The good news is that living in NYC means you probably won’t need a car, so at least that’s one expense spared. When we look at the rest of the state, things are a little more affordable, but depending on where you live, you may still have to be pretty strict with your budget. For example, in Poughkeepsie, a family will need an average of $117,800 to live comfortably for a year, yet the median income is just $90,600.
The same can be said for Ithaca, where the total cost of living for a year for a family of 4 is $112,000, but the median salary is $78,000. The good news is that outside of NYC, groceries tend to cost just as much as anywhere else in the country.
Healthcare costs are also pretty close to the national average, and utilities, while being a little more expensive than elsewhere in the US, aren’t sky high either.
Look At The Cost Of Living Across Categories:
- Groceries and Food: 16.6% above the national average
- Health and Medicine: 12.6% above the national average
- Utilities: 50.5% above the national average
- Transportation: 81.1% above the national average
Is New York A Good Place To Retire?
While New York is a relatively expensive state to live in during your working years, for those approaching (or in) their Golden Years, there are quite a few money-saving benefits to retiring in the Empire state. For example, unlike many states, New York doesn’t impose any taxes on Social Security or any retirement account distributions. There’s also a state-wide program that reduces property taxes for those aged over 65.
On top of these benefits, if you choose to retire in an area with a lower cost of living, like Rochester or Buffalo, then you could be in a pretty good financial position for your retirement years. This combined with the fact that living in the Empire State allows you easy access to one of the world’s most vibrant and exciting cities and an abundance of stunning scenery and nature makes New York a pretty good option for retirement.Want a free online moving quote? See our recommendations.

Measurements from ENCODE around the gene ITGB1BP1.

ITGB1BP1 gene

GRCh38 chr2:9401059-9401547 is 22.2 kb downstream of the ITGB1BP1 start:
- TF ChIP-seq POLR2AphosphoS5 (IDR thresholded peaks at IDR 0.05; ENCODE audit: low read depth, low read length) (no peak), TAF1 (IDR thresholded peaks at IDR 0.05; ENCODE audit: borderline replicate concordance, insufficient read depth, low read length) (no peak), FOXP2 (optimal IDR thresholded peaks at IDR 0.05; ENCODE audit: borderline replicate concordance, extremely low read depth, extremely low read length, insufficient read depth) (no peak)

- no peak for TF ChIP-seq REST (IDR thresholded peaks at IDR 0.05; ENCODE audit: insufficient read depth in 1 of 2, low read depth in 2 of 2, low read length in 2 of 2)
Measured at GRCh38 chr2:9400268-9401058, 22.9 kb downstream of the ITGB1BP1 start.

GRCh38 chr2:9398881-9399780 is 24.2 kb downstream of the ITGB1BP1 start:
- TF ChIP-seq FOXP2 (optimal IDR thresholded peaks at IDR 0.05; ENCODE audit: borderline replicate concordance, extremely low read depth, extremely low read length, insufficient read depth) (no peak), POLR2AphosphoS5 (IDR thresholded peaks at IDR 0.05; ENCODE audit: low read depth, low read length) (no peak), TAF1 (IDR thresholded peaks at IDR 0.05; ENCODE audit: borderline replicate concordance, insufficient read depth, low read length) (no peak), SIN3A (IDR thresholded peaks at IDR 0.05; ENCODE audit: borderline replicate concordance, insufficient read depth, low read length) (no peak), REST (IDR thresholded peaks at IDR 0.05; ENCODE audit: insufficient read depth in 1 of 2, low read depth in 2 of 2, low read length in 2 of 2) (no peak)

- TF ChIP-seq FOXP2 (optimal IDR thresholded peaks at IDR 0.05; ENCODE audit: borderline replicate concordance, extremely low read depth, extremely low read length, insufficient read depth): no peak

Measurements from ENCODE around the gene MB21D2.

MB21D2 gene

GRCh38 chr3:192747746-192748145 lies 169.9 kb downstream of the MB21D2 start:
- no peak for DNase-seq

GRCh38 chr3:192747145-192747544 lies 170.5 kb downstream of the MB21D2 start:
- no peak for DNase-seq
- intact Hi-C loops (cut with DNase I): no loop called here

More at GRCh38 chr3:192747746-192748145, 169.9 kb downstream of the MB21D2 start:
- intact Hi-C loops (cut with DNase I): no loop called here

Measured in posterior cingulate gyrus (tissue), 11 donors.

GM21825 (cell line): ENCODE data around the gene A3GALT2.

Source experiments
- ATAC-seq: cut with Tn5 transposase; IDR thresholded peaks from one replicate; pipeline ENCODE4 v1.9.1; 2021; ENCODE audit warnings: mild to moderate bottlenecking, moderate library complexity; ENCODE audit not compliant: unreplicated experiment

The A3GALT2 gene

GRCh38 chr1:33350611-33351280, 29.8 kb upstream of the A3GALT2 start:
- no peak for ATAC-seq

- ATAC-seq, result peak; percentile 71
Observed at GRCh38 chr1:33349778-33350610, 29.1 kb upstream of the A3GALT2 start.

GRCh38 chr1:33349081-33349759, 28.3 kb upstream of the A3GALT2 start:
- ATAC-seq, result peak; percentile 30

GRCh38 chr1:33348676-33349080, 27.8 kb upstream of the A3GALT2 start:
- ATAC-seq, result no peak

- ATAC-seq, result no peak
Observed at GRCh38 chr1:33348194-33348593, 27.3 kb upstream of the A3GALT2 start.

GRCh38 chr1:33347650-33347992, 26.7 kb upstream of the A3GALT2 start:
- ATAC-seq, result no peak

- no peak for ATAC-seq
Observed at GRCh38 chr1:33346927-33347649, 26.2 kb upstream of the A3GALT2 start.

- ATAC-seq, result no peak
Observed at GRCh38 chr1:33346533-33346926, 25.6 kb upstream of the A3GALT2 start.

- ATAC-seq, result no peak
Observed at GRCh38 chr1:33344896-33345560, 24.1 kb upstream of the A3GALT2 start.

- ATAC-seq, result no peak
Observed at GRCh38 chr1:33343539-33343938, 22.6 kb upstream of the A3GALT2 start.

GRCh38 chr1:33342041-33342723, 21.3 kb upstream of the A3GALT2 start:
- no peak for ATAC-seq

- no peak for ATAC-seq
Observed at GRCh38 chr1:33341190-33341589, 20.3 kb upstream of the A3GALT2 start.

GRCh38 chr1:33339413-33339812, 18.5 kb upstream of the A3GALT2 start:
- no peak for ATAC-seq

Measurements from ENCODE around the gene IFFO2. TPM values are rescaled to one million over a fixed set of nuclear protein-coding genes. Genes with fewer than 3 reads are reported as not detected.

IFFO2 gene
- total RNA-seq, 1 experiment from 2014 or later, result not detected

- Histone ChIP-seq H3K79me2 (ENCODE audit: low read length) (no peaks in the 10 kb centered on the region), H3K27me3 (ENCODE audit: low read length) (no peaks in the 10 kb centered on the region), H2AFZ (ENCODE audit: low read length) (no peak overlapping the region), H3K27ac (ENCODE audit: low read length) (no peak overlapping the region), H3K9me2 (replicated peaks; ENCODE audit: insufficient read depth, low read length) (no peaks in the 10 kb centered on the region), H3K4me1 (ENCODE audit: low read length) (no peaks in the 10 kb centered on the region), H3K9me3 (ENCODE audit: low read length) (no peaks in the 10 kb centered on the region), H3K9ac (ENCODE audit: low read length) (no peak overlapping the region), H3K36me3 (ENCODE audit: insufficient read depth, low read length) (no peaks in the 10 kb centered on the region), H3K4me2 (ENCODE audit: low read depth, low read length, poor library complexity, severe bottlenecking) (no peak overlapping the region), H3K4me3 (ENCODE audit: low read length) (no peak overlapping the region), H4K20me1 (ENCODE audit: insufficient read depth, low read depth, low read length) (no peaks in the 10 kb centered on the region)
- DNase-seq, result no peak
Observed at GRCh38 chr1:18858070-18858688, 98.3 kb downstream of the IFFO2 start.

What Are The People And Culture Like In New York?
NYC is a global city and a melting pot for people from all over the world. Pretty much every type of culture is represented and celebrated in some way, through cuisine, nightlife, art, music, festivals, theatre and beyond. In the further reaches of upstate New York, there’s an incredible amount of nature and wildlife, and the ability to live an off-the-grid lifestyle is that kind of thing appeals to you. Hunting is popular up here, with nearly 700,000 New Yorkers partaking in the sport, as well as around 50,000 non-residents.
The demographics throughout the state are fairly mixed both culturally and racially. There are even some Indian Reservations here, as well as some small communities of Amish people. When it comes to politics, the empire state tends to lean pretty liberal, thanks largely to NYC and the surrounding areas in the south. That being said, upstate New York has a high percentage of conservative residents, and the Republic party tends to get a lot of votes.Need cheap moving supplies? Fast free delivery.
Some Of The Coolest Things To Do In New York
From the bright lights of the big city to the tranquillity of the forests and valleys, as well as the world’s most famous waterfall, New York has a heck of a lot to offer visitors and residents. If you make the move up here, here’s a few things you won’t want to miss…
New York City